RENOVATIONS IN HOMES BUILT PRIOR TO 1978 NOW REGULATED
Federal regulations issued in 2008 addressing Renovations, Repairs and Painting (RRP) of painted or coated surfaces containing lead-based paint (LBP) in homes built prior to 1978 became effective in April of this year. These regulations are a major initiative to reduce exposure to lead dust and minimize the potential for lead poisoning in homes and child occupied facilities.
What does this action mean to you? If you are planning on hiring a contractor to do RRP work in your home that may disturb lead-based paint, that contractor needs to comply with the regulations. They must be an EPA Certified Renovation Firm with an EPA Certified Renovator assigned to the project. They must be using lead-safe work practices during renovations and finally, and perhaps most importantly, your contractor needs to provide you with pre-renovation education.
Specifically, no more than 60 days before beginning a renovation, the Certified Renovation Firm must provide you the Renovate Right pamphlet as the owners / residents of the pre-1978 home to be renovated. The firm must either obtain the owner’s written acknowledgment or proof that the pamphlet was received before the renovation began.
Paint testing must be performed prior to renovation on all surfaces to be affected by the work, or you must presume the paint is lead-based. All testing must be performed by a qualified professional. The principal alternatives available are:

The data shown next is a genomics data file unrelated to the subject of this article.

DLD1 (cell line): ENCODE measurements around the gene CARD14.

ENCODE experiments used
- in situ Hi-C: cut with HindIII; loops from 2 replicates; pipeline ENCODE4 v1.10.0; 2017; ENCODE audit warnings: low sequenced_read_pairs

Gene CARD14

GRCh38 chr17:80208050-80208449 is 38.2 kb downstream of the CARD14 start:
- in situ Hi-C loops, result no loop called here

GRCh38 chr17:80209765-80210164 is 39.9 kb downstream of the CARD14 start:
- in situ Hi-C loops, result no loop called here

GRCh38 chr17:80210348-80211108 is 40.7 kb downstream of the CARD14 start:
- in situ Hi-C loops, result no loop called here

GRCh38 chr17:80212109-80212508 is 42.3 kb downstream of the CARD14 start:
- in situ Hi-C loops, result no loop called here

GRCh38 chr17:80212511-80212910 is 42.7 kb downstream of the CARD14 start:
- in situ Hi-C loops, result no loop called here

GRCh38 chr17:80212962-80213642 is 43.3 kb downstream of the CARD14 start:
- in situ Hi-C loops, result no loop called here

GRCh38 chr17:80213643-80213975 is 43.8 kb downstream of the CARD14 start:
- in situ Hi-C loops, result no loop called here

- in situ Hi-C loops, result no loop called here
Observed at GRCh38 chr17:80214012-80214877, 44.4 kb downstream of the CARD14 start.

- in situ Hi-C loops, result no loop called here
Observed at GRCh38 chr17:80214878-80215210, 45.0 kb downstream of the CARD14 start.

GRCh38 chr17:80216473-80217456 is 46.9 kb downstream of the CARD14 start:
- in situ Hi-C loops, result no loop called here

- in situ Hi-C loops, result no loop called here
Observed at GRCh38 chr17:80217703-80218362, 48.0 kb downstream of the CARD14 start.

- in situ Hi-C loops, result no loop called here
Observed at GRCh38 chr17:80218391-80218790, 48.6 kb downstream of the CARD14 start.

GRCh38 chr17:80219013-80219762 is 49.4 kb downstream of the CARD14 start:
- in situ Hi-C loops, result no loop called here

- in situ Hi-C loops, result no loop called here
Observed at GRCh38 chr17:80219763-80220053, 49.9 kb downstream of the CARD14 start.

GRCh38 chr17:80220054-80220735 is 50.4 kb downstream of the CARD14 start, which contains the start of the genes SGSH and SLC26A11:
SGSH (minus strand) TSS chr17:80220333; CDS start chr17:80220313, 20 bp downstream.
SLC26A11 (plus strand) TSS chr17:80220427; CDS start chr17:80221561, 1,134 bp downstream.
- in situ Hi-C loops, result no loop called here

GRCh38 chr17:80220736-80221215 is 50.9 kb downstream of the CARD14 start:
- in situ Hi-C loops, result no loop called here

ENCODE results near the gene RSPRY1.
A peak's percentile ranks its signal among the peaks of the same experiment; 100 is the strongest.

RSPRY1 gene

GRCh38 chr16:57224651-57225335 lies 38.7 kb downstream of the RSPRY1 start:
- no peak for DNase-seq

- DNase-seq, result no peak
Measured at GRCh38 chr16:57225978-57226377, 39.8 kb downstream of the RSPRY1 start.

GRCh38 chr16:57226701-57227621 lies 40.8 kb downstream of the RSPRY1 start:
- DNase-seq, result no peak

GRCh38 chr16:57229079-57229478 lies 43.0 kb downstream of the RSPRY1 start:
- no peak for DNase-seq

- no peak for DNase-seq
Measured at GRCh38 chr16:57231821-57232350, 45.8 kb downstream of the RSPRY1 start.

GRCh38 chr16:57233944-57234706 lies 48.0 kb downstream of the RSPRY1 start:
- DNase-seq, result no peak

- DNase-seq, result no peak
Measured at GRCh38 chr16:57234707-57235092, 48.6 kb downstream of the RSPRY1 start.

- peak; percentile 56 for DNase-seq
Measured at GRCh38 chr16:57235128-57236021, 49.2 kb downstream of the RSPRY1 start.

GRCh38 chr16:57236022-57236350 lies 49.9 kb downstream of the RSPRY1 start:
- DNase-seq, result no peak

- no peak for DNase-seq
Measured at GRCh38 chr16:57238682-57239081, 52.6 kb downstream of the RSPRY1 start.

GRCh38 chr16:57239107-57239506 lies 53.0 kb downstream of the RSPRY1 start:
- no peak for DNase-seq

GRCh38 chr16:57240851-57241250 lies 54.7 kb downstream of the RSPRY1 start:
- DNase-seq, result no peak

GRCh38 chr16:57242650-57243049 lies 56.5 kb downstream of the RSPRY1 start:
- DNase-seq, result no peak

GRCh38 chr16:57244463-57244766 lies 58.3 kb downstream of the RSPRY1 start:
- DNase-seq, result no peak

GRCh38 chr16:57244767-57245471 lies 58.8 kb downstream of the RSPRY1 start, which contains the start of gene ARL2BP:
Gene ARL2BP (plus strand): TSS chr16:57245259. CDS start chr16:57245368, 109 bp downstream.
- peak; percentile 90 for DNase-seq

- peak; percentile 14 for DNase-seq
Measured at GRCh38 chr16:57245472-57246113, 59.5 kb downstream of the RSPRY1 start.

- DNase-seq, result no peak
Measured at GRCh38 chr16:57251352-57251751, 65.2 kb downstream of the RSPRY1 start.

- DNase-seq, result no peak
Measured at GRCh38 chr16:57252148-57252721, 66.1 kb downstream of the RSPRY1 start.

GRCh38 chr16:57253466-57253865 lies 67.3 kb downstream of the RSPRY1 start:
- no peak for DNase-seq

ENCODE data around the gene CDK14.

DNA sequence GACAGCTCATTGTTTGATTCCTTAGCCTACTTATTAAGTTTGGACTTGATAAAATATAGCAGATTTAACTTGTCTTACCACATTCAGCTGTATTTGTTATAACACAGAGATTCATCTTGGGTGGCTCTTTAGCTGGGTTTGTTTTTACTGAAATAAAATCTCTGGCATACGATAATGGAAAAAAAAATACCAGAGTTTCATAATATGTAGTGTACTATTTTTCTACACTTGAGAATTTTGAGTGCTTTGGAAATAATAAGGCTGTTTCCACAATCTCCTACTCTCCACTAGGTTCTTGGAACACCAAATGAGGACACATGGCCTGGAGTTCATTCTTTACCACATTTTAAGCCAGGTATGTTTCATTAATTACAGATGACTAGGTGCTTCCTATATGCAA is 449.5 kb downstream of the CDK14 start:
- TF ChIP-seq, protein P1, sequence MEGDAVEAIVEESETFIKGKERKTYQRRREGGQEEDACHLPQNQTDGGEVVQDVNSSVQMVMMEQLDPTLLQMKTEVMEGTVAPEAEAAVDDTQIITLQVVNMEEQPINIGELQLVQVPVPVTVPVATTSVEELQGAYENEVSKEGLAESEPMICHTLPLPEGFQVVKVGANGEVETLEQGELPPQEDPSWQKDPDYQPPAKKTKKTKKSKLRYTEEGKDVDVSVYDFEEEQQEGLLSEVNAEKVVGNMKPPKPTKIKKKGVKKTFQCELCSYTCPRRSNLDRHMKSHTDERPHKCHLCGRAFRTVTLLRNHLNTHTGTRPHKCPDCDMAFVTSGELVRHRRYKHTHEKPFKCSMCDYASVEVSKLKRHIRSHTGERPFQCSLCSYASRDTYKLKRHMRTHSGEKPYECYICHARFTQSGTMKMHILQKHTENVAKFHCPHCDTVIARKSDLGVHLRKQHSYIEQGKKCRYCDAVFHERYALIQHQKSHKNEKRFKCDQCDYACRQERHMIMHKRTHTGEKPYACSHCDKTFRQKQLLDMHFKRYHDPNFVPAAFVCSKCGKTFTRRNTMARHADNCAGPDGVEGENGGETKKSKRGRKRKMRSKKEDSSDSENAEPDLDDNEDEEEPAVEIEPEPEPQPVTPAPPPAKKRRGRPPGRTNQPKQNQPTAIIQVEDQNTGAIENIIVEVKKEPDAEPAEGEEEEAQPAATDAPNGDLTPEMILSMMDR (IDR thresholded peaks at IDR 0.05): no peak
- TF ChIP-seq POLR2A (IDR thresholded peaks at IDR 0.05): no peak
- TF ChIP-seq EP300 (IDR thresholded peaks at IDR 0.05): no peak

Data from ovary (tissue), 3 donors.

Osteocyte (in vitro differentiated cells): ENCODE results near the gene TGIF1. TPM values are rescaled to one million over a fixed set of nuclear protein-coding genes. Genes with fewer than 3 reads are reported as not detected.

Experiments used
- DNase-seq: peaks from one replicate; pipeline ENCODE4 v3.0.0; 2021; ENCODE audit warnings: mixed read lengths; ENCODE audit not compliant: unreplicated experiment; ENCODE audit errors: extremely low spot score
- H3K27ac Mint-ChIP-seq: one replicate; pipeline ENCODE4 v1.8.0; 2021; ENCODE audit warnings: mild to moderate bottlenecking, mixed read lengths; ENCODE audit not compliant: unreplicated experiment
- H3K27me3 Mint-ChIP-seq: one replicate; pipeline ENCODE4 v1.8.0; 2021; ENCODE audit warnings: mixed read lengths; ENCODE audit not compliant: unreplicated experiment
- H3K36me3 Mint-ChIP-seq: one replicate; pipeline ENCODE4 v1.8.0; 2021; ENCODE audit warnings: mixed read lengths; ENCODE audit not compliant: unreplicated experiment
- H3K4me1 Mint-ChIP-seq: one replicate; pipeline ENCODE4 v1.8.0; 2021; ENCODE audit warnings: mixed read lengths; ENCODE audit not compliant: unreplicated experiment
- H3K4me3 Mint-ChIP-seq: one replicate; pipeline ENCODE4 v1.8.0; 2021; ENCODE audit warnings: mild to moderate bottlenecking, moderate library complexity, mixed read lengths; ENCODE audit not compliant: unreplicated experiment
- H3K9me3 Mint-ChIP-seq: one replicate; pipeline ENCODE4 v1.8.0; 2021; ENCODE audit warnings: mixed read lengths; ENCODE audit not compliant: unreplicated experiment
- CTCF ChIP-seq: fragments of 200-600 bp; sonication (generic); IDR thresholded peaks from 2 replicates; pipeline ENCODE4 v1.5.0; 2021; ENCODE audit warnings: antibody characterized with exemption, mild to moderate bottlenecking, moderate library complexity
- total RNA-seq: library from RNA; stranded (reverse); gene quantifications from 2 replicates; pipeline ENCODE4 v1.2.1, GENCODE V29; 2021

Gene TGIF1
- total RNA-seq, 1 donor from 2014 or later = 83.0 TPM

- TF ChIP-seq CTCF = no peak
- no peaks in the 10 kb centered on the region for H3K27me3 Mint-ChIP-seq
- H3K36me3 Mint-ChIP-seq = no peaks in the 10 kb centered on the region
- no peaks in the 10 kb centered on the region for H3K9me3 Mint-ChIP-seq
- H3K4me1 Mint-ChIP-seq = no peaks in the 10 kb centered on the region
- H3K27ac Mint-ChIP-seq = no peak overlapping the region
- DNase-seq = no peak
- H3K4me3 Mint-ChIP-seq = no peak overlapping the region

Surface-by-Surface or Limited Testing: In this technique, each surface involved in the planned renovation, repair or area to be painted is sampled or tested to determine lead content. The results of this project specific, limited testing shall be reported in a written testing report.
X-Ray Fluorescence Testing: This technique requires a special instrument and a specially-trained Certified Lead Inspector or Certified Lead Risk Assessor. The instrument tests by bombarding the paint film with gamma radiation that causes the lead in the paint to emit x-rays that can be read by a sensor in the instrument. The amount of lead in the paint is directly related to the x-rays read by the sensor. A computer program in the instrument calculates how much lead is in the paint film. This testing method is non-intrusive and is the most used.
The Renovation, Repair, and Painting regulations provide a couple of specific exclusions: first, if the activity only affects components that do not contain lead-based paint; and second, for minor repairs or maintenance consistent with the following guidance. Interior work disturbing less than 6 square feet per room of painted surface is exempt from the work practices requirements in the rule. Exterior work disturbing less than 20 square feet of painted surface is exempt from the work practices requirements in the rule. Finally, renovations performed by homeowners in their own homes are excluded.